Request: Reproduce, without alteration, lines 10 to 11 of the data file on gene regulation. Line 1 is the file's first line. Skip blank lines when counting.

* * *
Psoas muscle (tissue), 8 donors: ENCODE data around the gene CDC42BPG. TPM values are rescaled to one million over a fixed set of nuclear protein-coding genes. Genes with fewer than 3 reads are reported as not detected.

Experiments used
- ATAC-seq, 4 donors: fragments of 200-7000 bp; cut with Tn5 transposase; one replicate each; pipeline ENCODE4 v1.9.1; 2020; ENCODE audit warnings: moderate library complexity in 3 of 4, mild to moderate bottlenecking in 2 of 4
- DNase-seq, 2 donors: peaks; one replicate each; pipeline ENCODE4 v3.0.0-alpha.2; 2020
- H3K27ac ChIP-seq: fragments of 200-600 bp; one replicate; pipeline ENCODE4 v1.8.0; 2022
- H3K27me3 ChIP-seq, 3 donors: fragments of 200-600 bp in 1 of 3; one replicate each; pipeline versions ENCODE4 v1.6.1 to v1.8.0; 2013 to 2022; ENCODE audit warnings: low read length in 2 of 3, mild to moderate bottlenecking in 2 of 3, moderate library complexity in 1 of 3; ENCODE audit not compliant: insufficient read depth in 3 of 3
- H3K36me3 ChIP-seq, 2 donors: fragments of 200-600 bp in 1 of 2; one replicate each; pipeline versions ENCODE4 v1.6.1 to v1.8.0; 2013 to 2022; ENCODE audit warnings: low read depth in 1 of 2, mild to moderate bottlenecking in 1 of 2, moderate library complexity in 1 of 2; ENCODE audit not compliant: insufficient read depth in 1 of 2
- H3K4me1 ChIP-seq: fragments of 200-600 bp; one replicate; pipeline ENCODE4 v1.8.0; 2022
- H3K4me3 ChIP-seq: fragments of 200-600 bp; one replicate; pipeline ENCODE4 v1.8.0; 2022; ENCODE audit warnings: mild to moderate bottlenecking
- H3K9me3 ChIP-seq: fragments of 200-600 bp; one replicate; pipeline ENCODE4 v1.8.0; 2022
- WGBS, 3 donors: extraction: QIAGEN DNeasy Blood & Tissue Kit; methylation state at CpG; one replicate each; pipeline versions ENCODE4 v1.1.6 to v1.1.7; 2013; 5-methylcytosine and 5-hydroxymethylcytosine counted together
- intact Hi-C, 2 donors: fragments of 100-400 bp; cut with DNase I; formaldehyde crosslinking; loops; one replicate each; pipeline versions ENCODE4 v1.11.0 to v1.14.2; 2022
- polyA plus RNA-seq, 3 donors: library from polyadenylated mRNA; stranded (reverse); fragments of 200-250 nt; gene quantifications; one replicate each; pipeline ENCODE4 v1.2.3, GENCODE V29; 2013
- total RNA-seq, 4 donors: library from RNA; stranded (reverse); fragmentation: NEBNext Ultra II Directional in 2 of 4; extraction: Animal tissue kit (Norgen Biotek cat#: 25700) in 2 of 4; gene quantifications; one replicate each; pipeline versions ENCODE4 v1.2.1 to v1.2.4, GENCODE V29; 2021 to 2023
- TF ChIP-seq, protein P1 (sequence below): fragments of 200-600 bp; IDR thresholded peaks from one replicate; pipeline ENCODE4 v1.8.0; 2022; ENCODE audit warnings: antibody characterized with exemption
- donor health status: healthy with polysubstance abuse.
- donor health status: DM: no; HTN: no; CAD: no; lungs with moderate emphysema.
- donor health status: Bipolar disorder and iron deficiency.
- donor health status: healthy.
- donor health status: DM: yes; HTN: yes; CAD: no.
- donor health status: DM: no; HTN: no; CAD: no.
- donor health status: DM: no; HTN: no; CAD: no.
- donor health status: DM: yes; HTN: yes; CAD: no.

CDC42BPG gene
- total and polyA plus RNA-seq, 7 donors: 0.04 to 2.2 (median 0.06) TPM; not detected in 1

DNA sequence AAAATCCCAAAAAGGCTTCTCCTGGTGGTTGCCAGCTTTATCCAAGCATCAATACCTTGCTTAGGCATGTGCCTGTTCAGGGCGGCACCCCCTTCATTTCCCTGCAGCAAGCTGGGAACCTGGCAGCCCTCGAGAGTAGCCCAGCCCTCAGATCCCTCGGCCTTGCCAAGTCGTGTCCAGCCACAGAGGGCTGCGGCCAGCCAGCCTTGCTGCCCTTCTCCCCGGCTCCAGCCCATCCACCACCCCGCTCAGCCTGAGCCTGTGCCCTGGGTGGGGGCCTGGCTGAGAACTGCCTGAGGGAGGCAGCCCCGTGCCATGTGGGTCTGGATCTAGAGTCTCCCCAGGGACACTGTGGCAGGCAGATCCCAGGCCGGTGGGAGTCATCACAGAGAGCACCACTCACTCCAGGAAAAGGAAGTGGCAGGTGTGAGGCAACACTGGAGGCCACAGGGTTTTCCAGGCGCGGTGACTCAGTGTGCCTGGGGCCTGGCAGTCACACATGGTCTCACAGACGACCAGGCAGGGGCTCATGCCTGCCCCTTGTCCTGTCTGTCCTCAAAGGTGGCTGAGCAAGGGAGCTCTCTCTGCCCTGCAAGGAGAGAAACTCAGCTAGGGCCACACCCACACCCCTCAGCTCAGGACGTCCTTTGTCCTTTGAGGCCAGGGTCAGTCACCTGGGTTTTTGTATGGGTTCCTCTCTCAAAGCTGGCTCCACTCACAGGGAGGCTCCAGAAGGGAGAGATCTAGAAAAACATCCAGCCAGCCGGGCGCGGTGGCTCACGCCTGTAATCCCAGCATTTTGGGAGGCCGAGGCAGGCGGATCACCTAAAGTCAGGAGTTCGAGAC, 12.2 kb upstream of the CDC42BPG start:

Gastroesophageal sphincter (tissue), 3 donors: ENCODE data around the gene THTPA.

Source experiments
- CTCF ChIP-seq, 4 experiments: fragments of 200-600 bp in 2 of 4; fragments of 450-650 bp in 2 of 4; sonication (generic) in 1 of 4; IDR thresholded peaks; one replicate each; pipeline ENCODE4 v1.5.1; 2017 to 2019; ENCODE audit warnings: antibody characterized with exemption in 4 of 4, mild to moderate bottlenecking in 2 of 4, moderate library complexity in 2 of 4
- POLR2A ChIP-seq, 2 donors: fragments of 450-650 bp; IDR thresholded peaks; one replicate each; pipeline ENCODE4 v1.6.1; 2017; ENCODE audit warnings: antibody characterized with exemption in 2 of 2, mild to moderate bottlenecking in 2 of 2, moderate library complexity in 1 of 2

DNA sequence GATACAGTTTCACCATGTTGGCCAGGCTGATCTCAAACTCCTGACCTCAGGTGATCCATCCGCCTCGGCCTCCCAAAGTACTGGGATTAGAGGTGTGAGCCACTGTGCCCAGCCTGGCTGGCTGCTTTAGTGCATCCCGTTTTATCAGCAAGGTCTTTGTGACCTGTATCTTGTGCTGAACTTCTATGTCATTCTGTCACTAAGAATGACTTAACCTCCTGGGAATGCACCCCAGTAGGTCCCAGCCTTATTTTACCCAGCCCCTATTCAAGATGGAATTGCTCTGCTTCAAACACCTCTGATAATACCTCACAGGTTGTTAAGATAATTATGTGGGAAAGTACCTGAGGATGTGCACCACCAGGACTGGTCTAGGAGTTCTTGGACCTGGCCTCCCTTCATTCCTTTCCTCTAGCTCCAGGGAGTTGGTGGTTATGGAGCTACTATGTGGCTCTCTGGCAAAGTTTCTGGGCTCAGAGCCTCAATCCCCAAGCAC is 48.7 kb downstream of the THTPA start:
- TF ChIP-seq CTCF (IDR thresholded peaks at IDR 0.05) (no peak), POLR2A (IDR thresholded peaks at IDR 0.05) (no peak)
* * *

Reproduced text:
- H3K9me3 ChIP-seq: fragments of 200-600 bp; one replicate; pipeline ENCODE4 v1.8.0; 2022
- WGBS, 3 donors: extraction: QIAGEN DNeasy Blood & Tissue Kit; methylation state at CpG; one replicate each; pipeline versions ENCODE4 v1.1.6 to v1.1.7; 2013; 5-methylcytosine and 5-hydroxymethylcytosine counted together